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Flythrough visualization of the new elementary school prototype designed in conjunction with LSW Architects.


Evergreen Public Schools Levy

Thank you, voters, for helping us maintain existing programs and continue developing new resources to prepare our students for the future!

The Evergreen Public Schools Board of Directors approved two levy resolutions for the February 12, 2019 election ballot. Voters within the district’s boundaries of will be asked to vote on a replacement maintenance and operations (M&O) levy along with a technology levy.

Although the state of Washington has taken on more responsibility for paying for basic education, there are still funding gaps. The state now allows each school district to ask for $1.50 per $1,000 of assessed value to cover programs either partially, or not funded at all, by the state, as well as other special designation levies. This year, Evergreen is asking for the $1.50 as a partial M&O replacement levy, as well as $.37 per $1,000 assessed value to fund school technology. Together, the two measures still ensure local taxes are less than the current expiring M&O levy of $3.21 per $1,000 which was voted on in 2016.

Under the new legislation, the proposed three-year levy must be designated and reported to the state to be spent in non-basic education categories. If passed, levy dollars will ensure the continuation of athletics and activities; support performing arts such as band, choir, orchestra and theater programs, productions and performances; safety programs such as security officers and sworn police officers/deputies School Resource Officers (SRO); and smaller class sizes.

Although nearly every other school district in the region has previously run a technology levy, Evergreen has not, instead relying on general fund dollars. However, with the decrease in available M&O levy funds, a technology levy is needed to maintain and enhance technology in the schools. Funds will be designated over a six-year period for digital curriculum, keeping resources (devices) current, enhanced security technology and to secure and maintain network infrastructure.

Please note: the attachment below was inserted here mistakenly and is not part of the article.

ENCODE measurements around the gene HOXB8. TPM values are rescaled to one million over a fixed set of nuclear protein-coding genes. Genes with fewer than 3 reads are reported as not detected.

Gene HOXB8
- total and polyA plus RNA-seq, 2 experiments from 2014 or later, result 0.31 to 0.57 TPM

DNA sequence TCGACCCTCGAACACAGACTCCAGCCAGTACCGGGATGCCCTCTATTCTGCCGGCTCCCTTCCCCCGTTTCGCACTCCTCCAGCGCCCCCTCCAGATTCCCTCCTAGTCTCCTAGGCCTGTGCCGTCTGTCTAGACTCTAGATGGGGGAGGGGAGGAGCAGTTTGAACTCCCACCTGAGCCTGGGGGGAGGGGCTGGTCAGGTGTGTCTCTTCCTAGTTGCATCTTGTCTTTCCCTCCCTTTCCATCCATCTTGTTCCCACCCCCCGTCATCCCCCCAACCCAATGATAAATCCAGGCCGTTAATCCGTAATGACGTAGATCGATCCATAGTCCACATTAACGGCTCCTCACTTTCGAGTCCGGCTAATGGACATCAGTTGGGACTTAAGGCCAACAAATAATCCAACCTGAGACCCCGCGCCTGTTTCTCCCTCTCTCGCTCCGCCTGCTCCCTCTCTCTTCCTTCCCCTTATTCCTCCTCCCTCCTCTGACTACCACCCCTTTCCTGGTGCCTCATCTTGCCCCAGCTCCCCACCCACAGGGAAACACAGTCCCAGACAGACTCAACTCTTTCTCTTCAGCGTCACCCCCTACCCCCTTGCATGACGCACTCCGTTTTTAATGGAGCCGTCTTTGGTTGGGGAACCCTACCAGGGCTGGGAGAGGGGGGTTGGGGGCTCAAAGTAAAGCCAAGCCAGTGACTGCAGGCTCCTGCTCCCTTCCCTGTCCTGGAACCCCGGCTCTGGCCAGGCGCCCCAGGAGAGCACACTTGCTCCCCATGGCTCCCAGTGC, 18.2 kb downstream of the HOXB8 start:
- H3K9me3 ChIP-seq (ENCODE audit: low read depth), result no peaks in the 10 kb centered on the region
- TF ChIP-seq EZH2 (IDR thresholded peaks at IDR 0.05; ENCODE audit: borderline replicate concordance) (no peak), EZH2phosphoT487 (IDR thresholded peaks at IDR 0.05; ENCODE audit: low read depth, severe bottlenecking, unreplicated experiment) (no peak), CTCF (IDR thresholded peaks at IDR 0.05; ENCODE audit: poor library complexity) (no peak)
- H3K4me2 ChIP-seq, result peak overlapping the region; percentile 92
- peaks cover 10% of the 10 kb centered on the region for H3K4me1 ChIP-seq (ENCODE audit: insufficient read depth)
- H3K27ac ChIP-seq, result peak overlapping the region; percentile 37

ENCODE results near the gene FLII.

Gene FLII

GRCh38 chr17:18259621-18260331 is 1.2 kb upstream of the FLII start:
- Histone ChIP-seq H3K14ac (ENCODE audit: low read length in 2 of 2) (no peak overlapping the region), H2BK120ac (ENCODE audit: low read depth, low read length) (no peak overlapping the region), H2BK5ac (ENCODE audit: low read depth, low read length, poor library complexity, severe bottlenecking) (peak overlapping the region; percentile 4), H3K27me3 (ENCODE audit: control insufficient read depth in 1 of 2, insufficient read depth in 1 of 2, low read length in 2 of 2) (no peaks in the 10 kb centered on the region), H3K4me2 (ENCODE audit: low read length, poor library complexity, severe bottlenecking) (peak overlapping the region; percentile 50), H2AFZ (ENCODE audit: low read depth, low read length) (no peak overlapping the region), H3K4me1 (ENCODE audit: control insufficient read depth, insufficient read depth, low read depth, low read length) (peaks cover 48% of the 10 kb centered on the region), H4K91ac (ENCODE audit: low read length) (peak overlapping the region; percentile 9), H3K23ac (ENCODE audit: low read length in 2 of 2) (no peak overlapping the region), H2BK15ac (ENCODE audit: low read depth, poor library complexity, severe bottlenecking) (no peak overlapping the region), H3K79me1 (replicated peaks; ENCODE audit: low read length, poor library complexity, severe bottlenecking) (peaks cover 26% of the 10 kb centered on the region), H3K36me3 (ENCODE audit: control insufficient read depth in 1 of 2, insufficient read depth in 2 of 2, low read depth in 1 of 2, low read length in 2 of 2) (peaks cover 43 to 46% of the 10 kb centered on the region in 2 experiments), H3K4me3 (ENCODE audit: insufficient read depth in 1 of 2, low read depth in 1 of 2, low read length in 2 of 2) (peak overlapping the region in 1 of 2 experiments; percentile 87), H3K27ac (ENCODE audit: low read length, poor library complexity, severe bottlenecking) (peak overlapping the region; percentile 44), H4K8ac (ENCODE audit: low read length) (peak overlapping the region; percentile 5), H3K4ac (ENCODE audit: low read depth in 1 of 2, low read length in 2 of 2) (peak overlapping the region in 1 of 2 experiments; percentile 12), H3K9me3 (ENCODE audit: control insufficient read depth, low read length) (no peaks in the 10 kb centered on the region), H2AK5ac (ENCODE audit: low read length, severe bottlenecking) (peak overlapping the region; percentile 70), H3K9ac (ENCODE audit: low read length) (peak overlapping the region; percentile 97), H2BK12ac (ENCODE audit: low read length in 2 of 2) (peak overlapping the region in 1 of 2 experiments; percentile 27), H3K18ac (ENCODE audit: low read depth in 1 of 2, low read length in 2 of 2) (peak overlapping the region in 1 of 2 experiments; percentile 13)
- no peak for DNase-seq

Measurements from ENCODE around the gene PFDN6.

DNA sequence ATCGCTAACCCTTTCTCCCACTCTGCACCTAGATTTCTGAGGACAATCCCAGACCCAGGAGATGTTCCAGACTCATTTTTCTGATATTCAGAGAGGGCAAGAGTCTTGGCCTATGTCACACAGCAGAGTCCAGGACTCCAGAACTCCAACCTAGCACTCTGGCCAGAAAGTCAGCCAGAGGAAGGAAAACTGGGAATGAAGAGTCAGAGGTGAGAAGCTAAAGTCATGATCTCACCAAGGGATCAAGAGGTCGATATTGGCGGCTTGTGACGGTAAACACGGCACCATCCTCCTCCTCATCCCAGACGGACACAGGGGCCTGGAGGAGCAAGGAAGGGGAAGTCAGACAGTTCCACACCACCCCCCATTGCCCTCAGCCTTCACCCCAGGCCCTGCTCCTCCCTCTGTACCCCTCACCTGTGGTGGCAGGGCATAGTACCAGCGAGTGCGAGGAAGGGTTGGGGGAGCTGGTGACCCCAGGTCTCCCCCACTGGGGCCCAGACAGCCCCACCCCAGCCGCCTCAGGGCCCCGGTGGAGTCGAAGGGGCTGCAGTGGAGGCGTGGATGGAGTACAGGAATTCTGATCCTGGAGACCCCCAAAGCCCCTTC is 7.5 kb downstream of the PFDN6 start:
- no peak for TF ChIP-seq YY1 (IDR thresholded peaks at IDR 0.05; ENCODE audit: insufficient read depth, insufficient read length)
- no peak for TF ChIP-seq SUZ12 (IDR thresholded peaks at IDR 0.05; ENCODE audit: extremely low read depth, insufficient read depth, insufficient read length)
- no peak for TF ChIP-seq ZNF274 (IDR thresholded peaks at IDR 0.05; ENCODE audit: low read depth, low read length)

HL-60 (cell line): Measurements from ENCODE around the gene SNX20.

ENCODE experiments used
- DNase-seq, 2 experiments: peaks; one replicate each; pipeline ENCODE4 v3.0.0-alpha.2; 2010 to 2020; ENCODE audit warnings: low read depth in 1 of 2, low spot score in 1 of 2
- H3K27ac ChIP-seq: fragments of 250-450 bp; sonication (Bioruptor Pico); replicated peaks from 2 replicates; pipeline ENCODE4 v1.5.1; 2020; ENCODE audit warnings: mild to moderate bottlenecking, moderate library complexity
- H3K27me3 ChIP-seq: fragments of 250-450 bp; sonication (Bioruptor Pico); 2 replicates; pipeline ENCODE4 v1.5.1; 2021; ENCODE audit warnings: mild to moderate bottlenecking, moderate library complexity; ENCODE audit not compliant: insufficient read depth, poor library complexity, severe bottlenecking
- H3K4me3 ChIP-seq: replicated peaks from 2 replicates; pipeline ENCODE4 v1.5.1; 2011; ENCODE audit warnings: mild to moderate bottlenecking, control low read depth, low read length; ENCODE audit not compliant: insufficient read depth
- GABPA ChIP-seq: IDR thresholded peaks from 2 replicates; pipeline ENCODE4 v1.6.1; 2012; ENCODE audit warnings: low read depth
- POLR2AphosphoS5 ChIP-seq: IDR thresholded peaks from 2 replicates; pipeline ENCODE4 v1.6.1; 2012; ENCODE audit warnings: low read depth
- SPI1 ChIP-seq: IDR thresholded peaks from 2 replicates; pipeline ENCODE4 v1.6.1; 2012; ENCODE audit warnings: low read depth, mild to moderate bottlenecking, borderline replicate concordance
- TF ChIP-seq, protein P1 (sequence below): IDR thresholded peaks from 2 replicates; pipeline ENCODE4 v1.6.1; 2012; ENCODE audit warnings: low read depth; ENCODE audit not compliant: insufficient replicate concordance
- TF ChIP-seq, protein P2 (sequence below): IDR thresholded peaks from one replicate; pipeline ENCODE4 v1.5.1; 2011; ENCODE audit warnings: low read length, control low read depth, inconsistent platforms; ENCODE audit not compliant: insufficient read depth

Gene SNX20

“Evergreen continues to efficiently and effectively spend the levy dollars authorized by our voters. We have one of the lowest administrative and central office costs in the state and among peer districts. We continue to ensure the money is spent on programs and supports that have direct student impact which has led to our higher graduation rates,” said Board President Todd Yuzuriha.

Even if the technology levy passes with a more than 50 percent vote, it will not be implemented unless the M&O levy is also approved by more than 50 percent. Last year, Evergreen voters passed a $695 million capital facilities bond to replace, rebuild and repair all schools in the district, plus build an additional elementary school. The new measure did not raise the bond portion of the property tax, but are not allowed to be used for daily maintenance and operations.

The state of Washington has assumed funding of public school district “basic education” programs and staff after a protracted legal and legislative process. However, how the funding is allocated and distributed has created new issues. Here are some resources to explain how school districts are allocated funds under the new state model:

Graphic of Property Tax Rates




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